New York State
Ornithological Association

For the birders and birds of the Empire State

People at NYSOA:  Bill Ostrander              Posted 7/2/17

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Bill Ostrander

Bill Ostrander has been a NYSOA volunteer for over 40 years, serving 10 years on the board in the roles of director, vice president, and president, and on various committees throughout his time with the organization. He has also written about 50 quarterly reports for Kingbird Region 3. Read on to learn more about Bill, including how he got started as a birder. It all began with a 6th grade project many years ago...


How long have you been a NYSOA member?
“I think I became a life member in 1975 or 1976.”


What positions have you held in the organization?
“I have been a board member, vice-president, and president.”


What is it about NYSOA that keeps you involved?
“NYSOA plays an important role in preserving the ornithological history of New York State through regional summaries of bird observation data, the work of the Avian Records Committee in screening and evaluating reports of rare birds, maintaining an official state checklist of birds, publishing two state bird books, coordinating the volunteers that collect breeding bird atlas data, and working with NYS DEC to publish the atlases.”


How long have you been birding?
“I have been birding for 51 years.”


Did you have a particular experience that hooked you on birding?
“A few things led up to that. In sixth grade, our teacher asked us to choose a bird species, research it, and produce a papier-mache model of it. I chose the Chipping Sparrow because it was small, rather handsome, but not too showy. That summer, I was taking a backyard short-cut and spotted a Chipping Sparrow perched on a fence. I was surprised to see this bird in my neighborhood and started wondering what else I might be overlooking. I took a book about bird-watching out of the local library and studied it from cover to cover. The following Christmas, I asked my parents for binoculars. That was an expensive purchase for them, but they were able to do it as a shared present for both me and my little sister. Both my sisters and I went on a bird walk that day in our neighborhood and found four species: Rock Doves, House Sparrows, European Starlings, and the big surprise for our land-locked location -- Ring-billed Gulls! I didn't find any other species until a foggy morning in spring while I was delivering newspapers. I heard the most beautiful, melancholy song. I went to the backyard of the house I was at and found perched on a wire another sparrow. This one had lots of streaks and a spot in the middle of the breast. And I was permanently hooked. Chimney Swifts were the next birds that I identified in my neighborhood. A late snow on the hills that May forced brightly-colored warblers into my neighborhood and I identified a few of them that were hopping in lawns as I walked to school and home again that afternoon. I figured that was typical for warbler migration, but I never saw any other warblers in my neighborhood in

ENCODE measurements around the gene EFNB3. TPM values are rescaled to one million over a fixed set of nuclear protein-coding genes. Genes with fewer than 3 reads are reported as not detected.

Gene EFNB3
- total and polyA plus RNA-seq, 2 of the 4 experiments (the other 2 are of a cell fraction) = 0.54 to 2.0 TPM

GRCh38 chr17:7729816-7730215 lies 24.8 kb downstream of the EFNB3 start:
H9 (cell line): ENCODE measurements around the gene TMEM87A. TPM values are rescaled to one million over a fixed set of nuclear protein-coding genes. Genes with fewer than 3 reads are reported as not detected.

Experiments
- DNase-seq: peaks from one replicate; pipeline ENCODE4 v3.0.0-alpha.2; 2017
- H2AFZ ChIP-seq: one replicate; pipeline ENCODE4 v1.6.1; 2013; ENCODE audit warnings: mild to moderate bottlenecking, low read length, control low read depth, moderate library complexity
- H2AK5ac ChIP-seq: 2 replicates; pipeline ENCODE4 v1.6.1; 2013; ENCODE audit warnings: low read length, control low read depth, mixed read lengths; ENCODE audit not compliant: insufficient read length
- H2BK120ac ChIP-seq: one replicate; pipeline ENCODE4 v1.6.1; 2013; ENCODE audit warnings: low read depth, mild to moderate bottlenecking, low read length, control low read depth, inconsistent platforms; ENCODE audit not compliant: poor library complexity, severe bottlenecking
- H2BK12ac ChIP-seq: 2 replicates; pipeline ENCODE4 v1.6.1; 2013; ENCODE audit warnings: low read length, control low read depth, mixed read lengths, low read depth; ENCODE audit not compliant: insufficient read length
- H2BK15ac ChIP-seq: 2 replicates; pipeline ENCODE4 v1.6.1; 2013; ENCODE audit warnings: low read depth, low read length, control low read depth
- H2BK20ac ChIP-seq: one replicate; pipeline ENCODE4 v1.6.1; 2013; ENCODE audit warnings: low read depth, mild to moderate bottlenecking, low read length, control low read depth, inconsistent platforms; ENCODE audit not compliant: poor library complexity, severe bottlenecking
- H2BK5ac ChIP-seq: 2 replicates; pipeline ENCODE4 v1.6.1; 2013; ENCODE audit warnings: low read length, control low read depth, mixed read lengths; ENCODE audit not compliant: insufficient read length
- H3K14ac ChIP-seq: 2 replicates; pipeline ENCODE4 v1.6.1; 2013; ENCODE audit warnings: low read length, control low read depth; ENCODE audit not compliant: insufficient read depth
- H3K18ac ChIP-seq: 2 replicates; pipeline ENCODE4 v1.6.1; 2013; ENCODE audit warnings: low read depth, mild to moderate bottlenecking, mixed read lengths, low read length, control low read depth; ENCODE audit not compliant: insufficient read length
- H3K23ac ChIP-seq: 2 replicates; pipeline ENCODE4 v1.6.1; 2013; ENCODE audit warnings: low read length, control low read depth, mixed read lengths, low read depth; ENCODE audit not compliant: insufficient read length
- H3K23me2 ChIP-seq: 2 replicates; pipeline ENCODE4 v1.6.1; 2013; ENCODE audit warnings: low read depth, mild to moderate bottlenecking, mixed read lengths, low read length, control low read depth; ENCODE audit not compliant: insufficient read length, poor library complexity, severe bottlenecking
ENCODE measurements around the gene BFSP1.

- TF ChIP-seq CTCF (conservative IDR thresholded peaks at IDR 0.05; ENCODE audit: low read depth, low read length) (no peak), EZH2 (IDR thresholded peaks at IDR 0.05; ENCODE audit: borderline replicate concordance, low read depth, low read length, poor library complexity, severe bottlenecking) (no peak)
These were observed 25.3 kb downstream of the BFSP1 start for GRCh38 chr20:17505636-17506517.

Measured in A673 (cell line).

subsequent years after that except for Blackpoll Warblers which didn't mind foraging in all the Norway Maples along the streets.”

What is your favorite place to go birding in NYS?
“I like our local birding spots in Chemung County best, even though they don't often yield rarities. I enjoy Newtown Battlefield State Park because of the nice variety of warblers that can be found there with about 13 breeding species as a basis. The Chemung River as it passes through downtown Elmira produces most of our rarities. We have several places that provide a half day of pleasurable birding.”

Favorite species?
“I especially like Chimney Swifts, Common Nighthawks, Brown Creepers, Hooded Mergansers, and Hooded Warblers.”

Is anyone else in your family a birder as a result of your interest?
“Yes. My older sister feeds birds. My younger sister and her husband often go birding when they are traveling. My step-daughter enjoys birds. She's deaf and found it funny that hearing birders started following her around at Pt. Pelee when they realized that she was able to spot the birds that they could only hear on their own. My step-son and his wife are interested in getting into birding. My father was legally blind. One of his issues was that his pupils didn't close down so he liked to take walks at dusk when he learned to recognize and enjoy the calls of Common Nighthawks.”

What do you do for a living?
“I am the Geographic Information Services Manager for Tioga County, New York.”

How long have you been the Region 3 Reports Editor for The Kingbird?
“I was the Region 3 Editor for 10 years, then took several years off and have been back at it for 2 or 3 more.”

How many quarterly reports have you written?
“Must be close to 50, now.”

What sources do you use for reporting?
“My first 10 years, I relied on personal exchanges and the CAYUGABIRDS list serve. Now I primarily use eBird.”

How long does it take you to write a quarterly Region 3 Report?
“I think I spread the work over about three weeks of spare time.”

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